Connected finance moves beyond the jargon

Treasury And Cash Management

Gareth Priest Photo copy

Gareth Priest

Mar 29, 2022

I’m not a fan of jargon. In the payments industry, we’re rather obsessed with it and we use too much of it. Jargon is a secret insider language most of the time; a word or phrase used that no one outside your business will understand. Having said that, I had a bit of a fear about the phrase in this headline. But I’m comfortable using it, and you should be too. Connected finance has moved beyond some kind of code word into a structure and strategy that will strengthen relationships and efficiencies within your company and with your customers.

First, let’s define it. For me, connected finance means the barriers within finance have been removed and with that, new doors open up. At one level it means that access to data, technology and customer intelligence is extended. It means that this access will enable the CFO or other finance leaders to have an impactful conversation with marketing, sales, operations, and IT. It means that the connected company has committed to the digital technology and infrastructure that will lead to better internal efficiencies and more relevant customer experiences.

One of the key actions any company can take to achieve this connectivity is tearing down the silos that exist between different finance functions. For example, treasury and accounting functions should no longer have a firewall between them, physical or digital. When that occurs you create a structure in which technology is the enabling layer for finance, not just the underlying infrastructure. This idea depends on two constructs, which I will expound on in this piece.

The first construct is the way in which your company sees the world. One view is seen through the prism of the ledger – the accounting view. Extremely important, I won’t underestimate that. Accounting is the rearview mirror needed to keep the score, so to speak. But technology enables you to see a real-time view of the actual operating cash position of your company. One does not cancel the other and one should never be completely separate from another. There’s AP and AR automation and the digital approach to the payments and cash lifecycle. They’re connected.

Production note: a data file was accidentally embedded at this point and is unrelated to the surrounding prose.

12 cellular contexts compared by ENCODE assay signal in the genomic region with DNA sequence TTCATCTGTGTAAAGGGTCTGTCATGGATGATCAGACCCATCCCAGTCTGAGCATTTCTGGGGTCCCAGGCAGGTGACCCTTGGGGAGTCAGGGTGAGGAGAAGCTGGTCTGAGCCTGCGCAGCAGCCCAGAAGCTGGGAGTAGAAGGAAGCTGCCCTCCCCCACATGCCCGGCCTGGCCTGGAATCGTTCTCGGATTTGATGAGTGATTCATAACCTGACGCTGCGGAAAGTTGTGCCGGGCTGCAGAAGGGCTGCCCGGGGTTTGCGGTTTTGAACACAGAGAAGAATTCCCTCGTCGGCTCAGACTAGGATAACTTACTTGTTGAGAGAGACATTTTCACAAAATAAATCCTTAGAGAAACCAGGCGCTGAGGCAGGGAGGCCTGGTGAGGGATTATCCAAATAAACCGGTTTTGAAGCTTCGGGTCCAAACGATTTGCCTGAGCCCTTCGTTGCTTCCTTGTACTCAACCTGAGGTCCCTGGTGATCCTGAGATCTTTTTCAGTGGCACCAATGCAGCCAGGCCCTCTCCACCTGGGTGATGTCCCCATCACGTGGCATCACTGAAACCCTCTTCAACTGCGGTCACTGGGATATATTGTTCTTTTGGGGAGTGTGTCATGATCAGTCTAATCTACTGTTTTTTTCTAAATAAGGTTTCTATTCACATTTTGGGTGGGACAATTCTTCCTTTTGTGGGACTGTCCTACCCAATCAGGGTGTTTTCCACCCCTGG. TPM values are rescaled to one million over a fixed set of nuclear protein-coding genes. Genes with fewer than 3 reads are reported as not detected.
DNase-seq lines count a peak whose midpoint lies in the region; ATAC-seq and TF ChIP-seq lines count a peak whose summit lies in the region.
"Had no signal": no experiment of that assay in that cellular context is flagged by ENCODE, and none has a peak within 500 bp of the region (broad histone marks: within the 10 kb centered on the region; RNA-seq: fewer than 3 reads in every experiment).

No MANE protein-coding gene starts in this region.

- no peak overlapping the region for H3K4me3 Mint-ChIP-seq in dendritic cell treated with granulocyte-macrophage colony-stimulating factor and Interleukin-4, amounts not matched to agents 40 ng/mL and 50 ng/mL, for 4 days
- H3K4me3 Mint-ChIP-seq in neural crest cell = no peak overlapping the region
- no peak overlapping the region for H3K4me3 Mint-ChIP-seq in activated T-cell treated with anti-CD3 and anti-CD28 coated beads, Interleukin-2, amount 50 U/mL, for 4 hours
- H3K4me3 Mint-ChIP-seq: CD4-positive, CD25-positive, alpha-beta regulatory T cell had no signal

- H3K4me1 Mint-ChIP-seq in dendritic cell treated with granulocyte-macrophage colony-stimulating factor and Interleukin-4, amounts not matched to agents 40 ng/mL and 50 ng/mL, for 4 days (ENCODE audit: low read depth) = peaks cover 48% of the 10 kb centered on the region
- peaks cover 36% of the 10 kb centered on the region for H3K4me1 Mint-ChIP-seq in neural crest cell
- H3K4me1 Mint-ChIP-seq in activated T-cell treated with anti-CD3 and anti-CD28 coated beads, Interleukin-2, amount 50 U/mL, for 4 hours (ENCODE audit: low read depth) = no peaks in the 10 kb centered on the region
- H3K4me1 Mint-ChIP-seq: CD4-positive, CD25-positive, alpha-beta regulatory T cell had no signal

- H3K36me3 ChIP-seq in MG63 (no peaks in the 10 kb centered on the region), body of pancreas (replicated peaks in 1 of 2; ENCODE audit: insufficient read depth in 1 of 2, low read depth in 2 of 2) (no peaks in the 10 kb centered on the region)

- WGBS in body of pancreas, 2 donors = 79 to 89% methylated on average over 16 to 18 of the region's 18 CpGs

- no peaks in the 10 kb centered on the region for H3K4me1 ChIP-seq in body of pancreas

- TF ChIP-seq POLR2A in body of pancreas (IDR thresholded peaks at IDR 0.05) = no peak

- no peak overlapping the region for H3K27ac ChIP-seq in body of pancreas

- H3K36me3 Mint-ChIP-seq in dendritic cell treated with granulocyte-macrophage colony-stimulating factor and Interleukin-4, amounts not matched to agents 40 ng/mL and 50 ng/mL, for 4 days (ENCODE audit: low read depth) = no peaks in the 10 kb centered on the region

And when you think about payments and cash lifecycle, it’s not just a long-term view that is kept in a different silo from accounting. Connected finance is not about replacing an accounting or an ERP system, or even a BI tool that works across those. It’s about bringing payments and cash lifecycle solutions and treasury management systems closer to the real operating cadence of the business. And you measure that in terms of how you pay your suppliers, remove friction from the customer experience and how you interact with your trading partners. So connected finance is not a replacement. It’s an approach to financial management that includes the whole system, not just one office or one function. And it’s based on a real-time view of the business.